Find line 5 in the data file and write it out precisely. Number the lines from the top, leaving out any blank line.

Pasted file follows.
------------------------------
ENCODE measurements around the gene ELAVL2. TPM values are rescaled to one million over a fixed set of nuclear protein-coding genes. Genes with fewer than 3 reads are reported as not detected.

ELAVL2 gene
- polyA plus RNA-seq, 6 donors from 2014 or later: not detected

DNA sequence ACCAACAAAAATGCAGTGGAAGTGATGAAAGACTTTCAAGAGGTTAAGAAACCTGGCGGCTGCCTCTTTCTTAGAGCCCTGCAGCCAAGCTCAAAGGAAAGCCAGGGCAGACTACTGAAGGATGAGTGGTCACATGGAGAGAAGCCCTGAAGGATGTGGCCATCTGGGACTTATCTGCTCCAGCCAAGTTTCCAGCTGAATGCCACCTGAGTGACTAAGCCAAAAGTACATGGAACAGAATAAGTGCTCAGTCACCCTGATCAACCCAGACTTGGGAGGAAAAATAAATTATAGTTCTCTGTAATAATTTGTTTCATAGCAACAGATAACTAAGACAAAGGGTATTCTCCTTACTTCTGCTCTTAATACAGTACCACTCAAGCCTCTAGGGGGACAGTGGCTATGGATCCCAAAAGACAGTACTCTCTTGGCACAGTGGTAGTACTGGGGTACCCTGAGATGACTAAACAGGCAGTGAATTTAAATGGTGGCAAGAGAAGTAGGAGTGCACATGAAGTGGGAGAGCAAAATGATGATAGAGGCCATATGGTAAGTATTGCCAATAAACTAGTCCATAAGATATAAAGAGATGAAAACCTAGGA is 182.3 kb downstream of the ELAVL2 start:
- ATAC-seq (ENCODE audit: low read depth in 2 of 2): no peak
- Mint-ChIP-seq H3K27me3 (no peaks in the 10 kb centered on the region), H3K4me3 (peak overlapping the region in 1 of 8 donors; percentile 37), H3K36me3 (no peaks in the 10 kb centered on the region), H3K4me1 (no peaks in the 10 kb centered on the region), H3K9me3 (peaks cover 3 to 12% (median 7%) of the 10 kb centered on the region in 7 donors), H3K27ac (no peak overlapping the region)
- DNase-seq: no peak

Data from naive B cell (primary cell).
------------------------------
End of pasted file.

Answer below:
- ATAC-seq (ENCODE audit: low read depth in 2 of 2): no peak